anth 111 assign. 3 - Exploring Bodily Modifications in the...

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Exploring Bodily Modifications in the form of Circumcision Alissa Chanin ANTH 111 Amy Groleau 30 October 2007
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Ritual body modification behaviors are traditional and reflect the history, spiritualism, and beliefs of a society. They are culturally embedded in profound, elemental experiences especially connected to healing, spirituality, and social orderliness. There are various forms of bodily modifications as a traditional fixture in many cultures. Bodily Modification is not specific to one culture, nor one variety. Rather the custom of physical modification as a form of religious passage or as punishment for unforgivable deeds or gender is not uncommon. Circumcision, both male and female is one such physical modification that is both widely practiced as well as widely debated. However, circumcision should be viewed contextually. It is for all purposes a case study in how beliefs and rituals, regardless of how extreme or permanent they may be, can thrive in both our society as well as cultures far removed from our own. Traditional circumcision is found in sub-Saharan and North Africa, the Muslim Middle East, Judaism, aboriginal Australia, the Pacific Islands and Southeast Asia. Jewish circumcision celebrates sexuality and bodily experience by marking a religious covenant in flesh (CIRP 2001). In Africa, circumcision represents common symbolic themes such as the enhancement of masculine virility and fertility, opposition between men and women, preparation for marriage and adult sexuality, and the hardening of boys for warfare (Lugemwa 2007). Female circumcision may be performed for hygienic and aesthetic reasons or the most common reason, to preserve girls’ virginities for marriage (Myers 2003). However, in some parts of Africa female circumcision is a form of punishment for sexual exploration or merely as a means of gender discrimination. Circumcision is just as much a means of showing regard to the social order as it is any other reason. This first evidence of circumcision is found in illustrations on tomb walls circa 3000 BC. It is constructed from these images that the ritual was restricted to the nobility (Silverman 2004). Throughout the following centuries, the practice of circumcision was adopted by the lower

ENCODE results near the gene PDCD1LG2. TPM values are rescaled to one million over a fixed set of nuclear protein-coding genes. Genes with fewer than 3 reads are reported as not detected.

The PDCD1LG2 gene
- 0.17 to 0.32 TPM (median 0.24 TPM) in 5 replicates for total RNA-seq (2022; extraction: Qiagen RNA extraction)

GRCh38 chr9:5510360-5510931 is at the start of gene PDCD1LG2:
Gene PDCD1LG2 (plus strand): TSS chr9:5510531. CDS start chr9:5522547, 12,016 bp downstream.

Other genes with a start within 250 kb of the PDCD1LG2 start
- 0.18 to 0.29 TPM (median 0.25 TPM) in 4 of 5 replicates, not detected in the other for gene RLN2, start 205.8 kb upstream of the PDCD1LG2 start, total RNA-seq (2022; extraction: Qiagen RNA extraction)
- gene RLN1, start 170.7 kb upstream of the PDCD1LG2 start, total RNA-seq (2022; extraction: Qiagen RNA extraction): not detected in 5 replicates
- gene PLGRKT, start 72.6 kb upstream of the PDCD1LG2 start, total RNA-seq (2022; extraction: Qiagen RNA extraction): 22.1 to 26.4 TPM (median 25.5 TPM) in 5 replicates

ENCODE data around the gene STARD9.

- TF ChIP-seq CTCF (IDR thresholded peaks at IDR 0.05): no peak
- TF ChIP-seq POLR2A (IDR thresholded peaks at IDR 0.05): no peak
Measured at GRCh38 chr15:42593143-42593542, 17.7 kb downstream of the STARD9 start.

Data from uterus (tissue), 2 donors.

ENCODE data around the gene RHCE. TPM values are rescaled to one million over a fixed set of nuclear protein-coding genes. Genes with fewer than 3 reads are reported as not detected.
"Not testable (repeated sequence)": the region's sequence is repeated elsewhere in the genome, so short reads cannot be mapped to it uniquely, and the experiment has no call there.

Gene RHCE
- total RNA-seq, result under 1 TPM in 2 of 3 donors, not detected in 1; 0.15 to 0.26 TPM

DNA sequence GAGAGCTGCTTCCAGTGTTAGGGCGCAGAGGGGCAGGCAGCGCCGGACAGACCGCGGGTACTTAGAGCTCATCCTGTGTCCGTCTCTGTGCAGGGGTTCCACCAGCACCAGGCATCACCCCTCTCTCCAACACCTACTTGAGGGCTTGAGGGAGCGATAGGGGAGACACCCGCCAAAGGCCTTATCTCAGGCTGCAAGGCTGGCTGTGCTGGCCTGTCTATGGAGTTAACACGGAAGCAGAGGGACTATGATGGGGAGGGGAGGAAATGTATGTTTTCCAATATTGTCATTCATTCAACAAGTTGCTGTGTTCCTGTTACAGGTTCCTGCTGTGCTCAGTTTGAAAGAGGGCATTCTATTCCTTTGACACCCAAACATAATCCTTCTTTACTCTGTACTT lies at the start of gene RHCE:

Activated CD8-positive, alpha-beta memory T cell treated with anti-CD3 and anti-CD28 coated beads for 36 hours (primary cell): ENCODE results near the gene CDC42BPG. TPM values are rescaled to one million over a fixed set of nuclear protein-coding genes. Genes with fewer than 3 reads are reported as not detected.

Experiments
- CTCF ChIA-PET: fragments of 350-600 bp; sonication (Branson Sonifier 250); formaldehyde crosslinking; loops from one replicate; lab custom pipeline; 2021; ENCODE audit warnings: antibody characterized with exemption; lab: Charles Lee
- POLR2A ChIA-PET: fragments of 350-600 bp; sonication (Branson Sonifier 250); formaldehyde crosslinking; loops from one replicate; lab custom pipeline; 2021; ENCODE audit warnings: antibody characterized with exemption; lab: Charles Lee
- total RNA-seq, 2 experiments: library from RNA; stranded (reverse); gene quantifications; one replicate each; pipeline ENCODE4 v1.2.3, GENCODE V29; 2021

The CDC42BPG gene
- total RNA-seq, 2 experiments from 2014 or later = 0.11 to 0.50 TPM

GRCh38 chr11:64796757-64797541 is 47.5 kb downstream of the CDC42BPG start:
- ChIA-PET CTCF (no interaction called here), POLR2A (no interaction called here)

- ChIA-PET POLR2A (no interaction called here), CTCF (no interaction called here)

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class of Jews in Egypt. The use of circumcision here is slightly different from the earlier instance. Whereas circumcision is used outwardly to enforce the social order it is still a symbolic manner in which people gained entrance to a social group (CIRP 2001). Although the practice of circumcision was not specific to the Jewish community of the time. It had been practiced nearly a thousand years before even the Egyptians in American, Australian, and West African aboriginal cultures (Silverman 2004). The Jews however, differed with their association of the ritual to the spiritual covenant. The combination of these two characteristics made the ritual more permanent as well as more attractive to different cultures. Circumcision in Judaism mimics female
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anth 111 assign. 3 - Exploring Bodily Modifications in the...

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